52. Wang C C, Niu Z G, Zhang Y. 2013. Health risk assessment of inhalation exposure of irrigation workers and the public to trihalomethanes from reclaimed water in landscape irrigation in Tianjin, north China. Journal of Hazardous Materials, 262: 179–188.CrossRefGoogle Scholar
  53. Wang G. 2014. The international shipping situation and the development Suggestions of Yangshan deep–water port. Transportation Enterprise Management, 29 (8): 11–14. (in Chinese)Google Scholar
  54. Xue J Z, Liu Y, Wang J H, Xing X L, Xu L P, Feng D L, Wu H X. 2011. A biological survey of zooplankton taken from ballast water of the international navigation ships entering the Shanghai Yangshan Deep–water Port in China. Acta Oceanologica Sinica, 33 (1): 138–145. (in Chinese with English abstract)Google Scholar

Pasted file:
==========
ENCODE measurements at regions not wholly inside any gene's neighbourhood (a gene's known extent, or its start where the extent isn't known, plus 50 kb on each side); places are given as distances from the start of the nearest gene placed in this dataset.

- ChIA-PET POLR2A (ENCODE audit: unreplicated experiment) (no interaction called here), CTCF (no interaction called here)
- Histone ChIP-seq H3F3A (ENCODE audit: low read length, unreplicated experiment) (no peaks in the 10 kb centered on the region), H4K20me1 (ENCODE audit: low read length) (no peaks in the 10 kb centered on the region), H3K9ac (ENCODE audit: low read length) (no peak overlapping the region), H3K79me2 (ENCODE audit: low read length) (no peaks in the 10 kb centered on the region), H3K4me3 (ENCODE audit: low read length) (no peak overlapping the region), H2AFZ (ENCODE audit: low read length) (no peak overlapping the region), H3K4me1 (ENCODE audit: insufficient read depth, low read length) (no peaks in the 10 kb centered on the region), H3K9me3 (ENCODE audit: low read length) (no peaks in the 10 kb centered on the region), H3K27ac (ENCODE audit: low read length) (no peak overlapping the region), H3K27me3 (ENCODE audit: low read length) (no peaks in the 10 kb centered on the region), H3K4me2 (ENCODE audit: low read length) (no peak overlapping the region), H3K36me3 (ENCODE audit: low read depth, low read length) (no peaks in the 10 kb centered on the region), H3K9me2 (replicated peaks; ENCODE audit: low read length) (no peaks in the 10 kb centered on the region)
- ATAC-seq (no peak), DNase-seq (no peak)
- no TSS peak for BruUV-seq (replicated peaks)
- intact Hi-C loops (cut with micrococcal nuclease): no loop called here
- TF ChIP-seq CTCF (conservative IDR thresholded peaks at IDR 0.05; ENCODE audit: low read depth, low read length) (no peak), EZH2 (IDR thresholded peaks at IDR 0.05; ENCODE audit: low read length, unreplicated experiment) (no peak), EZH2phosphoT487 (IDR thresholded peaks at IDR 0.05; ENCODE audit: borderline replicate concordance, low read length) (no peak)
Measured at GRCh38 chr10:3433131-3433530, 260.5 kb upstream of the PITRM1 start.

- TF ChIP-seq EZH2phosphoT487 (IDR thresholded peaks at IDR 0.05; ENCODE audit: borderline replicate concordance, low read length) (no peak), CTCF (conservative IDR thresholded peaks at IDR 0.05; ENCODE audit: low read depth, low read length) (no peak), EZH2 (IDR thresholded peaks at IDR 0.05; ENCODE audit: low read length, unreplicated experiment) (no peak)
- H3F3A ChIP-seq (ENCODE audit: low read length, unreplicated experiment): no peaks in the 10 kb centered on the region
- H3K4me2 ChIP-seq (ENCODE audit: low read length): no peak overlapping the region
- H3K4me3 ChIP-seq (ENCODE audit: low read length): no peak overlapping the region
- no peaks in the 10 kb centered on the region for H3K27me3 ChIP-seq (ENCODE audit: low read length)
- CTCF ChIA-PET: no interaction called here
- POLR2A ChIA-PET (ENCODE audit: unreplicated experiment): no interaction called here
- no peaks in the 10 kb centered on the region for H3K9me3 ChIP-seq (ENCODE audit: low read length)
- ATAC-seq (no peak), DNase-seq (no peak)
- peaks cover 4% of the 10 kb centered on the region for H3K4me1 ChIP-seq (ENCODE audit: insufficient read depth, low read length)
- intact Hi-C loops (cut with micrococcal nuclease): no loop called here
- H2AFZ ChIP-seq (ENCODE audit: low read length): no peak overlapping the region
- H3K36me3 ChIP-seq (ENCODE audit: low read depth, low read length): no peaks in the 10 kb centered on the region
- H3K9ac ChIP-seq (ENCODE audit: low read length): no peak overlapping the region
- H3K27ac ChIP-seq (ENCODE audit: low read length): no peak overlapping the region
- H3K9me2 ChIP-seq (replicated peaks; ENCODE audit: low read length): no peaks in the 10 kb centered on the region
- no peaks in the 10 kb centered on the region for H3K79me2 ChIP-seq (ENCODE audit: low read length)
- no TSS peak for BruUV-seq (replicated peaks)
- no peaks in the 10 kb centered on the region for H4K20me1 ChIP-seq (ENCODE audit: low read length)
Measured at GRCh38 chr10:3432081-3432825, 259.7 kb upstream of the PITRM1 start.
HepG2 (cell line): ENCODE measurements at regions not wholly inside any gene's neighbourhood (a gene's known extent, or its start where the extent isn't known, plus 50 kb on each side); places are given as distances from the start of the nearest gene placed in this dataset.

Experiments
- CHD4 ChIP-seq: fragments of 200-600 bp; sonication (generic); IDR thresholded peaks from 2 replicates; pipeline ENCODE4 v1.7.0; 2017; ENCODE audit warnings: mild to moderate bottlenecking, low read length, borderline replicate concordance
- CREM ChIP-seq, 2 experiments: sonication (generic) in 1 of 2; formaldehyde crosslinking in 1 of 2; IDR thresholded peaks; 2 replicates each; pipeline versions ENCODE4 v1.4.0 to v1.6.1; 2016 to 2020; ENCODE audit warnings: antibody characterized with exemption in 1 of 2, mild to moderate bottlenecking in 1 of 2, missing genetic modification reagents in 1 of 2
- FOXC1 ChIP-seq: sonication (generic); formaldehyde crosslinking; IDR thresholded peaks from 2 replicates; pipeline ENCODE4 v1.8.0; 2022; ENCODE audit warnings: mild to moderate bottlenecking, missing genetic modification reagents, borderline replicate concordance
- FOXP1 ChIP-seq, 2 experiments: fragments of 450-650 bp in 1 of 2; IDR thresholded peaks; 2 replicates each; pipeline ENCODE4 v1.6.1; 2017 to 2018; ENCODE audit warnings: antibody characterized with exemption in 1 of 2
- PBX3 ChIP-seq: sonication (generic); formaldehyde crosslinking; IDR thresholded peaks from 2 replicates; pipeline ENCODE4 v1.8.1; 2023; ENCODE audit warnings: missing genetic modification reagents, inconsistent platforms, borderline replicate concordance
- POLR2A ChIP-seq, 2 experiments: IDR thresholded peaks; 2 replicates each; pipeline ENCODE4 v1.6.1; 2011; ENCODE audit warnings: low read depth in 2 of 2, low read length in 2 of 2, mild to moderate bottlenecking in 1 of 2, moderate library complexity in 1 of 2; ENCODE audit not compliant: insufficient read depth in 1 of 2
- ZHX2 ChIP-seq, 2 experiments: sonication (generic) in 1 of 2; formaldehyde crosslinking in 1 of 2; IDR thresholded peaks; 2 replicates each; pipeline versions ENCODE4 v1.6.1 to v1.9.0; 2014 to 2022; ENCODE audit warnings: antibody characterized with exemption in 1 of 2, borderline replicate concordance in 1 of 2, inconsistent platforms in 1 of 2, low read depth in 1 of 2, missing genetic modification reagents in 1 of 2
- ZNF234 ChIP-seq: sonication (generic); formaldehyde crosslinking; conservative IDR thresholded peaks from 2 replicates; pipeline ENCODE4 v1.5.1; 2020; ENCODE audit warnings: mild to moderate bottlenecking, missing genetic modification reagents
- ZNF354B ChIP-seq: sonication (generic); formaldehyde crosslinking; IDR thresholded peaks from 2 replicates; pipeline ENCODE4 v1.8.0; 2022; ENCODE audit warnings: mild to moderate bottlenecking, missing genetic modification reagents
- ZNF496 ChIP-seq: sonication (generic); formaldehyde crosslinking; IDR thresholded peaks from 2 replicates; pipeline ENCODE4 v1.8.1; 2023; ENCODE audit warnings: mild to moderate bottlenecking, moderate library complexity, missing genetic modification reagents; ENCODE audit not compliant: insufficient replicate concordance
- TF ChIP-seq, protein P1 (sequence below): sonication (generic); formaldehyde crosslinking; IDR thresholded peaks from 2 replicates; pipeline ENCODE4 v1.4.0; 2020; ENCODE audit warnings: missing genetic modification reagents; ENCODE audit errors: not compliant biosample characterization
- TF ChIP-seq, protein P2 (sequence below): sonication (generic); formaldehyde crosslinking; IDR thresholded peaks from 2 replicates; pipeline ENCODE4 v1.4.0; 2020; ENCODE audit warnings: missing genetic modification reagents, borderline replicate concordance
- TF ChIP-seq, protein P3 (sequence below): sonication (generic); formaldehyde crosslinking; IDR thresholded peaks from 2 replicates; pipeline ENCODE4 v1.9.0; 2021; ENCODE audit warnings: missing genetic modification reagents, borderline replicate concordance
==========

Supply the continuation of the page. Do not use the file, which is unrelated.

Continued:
55. Xue J Z, Xiao N Y, Wang Q, Wu H X. 2016. Seasonal variation of bacterial community diversity in Yangshan Por. Acta Ecologica Sinica, 36 (23): 7 758–7 767. (in Chinese with English abstract)Google Scholar
  56. Yang S M, Dong S. 2006. Common Planktonic Diatoms in China Sea Map. China Ocean University Press, Qingdao, China. (in Chinese)Google Scholar
  57. Yuan J, Mi T Z, Zhen Y, Yu Z G. 2012. Development of a rapid detection and quantification method of Karenia mikimotoi by real–time quantitative PCR. Harmful Algae, 17: 83–91.CrossRefGoogle Scholar

Copyright information

© Chinese Society for Oceanology and Limnology, Science Press and Springer-Verlag GmbH Germany, part of Springer Nature 2019

Authors and Affiliations

  • Huixian Wu
    • 1
    • 2
  • Chen Shen
    • 1
    • 2
  • Qiong Wang
    • 1
    • 2
  • Richard B. Aronson
    • 3
  • Chen Chen
    • 1
    • 2
  • Junzeng Xue
    • 1
    • 2
    • 3
    Email author
  1. 1.College of Marine Ecology and EnvironmentShanghai Ocean UniversityShanghaiChina
  2. 2.Ballast Water Detecting LabShanghai Ocean UniversityShanghaiChina
  3. 3.Department of Biological SciencesFlorida Institute of TechnologyMelbourneUSA

Personalised recommendations